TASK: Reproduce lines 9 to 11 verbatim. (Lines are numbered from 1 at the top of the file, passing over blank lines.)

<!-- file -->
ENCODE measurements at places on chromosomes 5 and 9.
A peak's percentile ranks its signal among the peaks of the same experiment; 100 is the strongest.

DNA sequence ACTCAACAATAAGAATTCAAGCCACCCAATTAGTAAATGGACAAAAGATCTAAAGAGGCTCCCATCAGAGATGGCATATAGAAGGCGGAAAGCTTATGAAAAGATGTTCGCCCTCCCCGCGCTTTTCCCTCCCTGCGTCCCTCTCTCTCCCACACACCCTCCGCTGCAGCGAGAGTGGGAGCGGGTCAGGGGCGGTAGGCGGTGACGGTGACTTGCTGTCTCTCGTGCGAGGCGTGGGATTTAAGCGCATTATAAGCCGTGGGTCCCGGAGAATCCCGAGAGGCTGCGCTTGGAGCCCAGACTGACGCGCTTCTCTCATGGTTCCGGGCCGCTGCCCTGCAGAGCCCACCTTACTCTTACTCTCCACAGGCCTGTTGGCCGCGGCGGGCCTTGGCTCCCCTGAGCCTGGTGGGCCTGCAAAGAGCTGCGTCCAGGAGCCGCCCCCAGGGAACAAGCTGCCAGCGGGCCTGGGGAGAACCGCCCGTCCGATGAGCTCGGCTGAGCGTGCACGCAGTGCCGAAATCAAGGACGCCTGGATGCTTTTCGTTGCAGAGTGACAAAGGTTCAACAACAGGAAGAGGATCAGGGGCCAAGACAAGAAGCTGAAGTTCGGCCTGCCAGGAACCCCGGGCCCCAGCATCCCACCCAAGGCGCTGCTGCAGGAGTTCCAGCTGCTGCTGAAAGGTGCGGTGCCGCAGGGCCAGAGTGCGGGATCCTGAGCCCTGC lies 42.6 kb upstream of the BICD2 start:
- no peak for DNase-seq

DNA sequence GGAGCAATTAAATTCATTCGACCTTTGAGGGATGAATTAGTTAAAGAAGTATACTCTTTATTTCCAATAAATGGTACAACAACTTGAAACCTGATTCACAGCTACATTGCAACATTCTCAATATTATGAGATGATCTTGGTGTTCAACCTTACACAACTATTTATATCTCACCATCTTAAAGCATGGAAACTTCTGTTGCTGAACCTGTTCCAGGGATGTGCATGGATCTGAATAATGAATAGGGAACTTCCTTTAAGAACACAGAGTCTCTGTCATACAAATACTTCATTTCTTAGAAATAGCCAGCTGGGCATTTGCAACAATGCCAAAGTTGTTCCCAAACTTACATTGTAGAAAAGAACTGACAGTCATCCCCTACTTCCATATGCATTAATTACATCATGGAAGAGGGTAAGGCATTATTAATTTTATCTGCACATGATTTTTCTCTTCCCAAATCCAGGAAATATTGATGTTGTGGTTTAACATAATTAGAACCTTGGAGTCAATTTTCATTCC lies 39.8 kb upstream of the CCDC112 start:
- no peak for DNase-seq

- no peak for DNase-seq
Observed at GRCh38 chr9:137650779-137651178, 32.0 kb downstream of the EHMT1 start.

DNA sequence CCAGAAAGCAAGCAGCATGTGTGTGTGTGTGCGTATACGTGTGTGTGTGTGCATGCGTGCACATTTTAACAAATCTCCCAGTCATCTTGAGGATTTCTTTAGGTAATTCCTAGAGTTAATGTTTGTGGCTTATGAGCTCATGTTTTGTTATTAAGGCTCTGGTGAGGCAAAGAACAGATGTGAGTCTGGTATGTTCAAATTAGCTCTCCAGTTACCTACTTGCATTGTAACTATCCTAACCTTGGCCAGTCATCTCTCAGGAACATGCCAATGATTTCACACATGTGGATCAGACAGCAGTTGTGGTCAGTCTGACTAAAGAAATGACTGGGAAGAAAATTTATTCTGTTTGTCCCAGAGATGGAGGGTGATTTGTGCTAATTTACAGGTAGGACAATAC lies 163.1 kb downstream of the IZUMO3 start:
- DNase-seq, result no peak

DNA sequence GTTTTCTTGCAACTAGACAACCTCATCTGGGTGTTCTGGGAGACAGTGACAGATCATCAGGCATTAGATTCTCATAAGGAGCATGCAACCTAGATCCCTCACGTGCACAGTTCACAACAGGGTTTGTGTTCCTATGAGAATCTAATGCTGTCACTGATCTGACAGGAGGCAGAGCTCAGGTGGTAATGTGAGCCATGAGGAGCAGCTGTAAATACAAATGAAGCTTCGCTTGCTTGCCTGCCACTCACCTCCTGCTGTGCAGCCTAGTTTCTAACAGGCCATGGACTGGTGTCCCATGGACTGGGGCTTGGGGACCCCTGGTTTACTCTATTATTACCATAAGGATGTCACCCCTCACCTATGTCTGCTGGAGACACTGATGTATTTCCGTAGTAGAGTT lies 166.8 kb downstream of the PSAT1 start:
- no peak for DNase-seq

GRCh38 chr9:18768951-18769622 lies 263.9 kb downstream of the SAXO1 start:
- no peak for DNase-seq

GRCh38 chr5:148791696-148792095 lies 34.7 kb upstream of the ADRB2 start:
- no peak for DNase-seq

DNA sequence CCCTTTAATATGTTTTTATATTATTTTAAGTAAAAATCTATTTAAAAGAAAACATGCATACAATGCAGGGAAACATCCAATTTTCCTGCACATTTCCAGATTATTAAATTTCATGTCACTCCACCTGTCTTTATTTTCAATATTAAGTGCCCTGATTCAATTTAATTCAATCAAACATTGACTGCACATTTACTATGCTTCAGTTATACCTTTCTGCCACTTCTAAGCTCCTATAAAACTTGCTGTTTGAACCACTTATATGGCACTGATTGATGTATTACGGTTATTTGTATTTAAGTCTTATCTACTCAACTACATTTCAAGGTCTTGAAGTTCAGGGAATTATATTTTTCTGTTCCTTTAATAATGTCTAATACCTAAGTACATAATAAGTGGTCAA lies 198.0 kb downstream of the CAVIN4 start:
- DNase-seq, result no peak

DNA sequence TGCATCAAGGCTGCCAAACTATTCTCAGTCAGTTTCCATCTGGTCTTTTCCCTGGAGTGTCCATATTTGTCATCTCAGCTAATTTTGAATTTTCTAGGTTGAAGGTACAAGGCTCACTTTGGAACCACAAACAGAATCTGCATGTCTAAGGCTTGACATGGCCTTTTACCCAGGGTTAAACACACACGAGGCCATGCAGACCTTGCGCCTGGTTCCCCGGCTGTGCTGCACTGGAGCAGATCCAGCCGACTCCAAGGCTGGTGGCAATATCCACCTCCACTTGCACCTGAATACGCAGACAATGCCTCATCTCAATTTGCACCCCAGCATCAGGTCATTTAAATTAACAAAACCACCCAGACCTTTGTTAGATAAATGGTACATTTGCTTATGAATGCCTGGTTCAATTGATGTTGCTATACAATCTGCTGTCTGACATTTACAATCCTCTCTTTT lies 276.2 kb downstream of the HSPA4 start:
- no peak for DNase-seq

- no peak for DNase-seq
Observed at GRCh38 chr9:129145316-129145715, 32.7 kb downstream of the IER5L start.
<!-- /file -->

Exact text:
DNA sequence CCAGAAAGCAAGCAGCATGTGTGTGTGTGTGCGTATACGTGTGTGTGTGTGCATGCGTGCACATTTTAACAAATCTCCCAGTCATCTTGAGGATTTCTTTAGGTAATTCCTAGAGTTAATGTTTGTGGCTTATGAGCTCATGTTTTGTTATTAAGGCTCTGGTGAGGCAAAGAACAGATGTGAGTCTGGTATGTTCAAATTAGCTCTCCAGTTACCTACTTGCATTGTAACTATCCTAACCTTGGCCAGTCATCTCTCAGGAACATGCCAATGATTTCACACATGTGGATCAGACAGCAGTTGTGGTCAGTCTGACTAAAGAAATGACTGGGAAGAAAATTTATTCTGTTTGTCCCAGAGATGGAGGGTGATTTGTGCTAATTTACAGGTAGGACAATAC lies 163.1 kb downstream of the IZUMO3 start:
- DNase-seq, result no peak

DNA sequence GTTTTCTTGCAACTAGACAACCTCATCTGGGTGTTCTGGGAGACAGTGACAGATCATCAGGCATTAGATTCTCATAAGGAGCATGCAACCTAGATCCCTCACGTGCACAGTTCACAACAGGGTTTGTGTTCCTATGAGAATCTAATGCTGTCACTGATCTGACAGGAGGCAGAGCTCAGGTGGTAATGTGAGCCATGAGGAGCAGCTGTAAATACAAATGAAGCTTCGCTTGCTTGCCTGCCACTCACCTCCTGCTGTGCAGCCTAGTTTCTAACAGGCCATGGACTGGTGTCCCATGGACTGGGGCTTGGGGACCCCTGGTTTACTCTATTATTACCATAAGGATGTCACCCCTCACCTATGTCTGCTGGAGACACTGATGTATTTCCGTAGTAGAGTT lies 166.8 kb downstream of the PSAT1 start: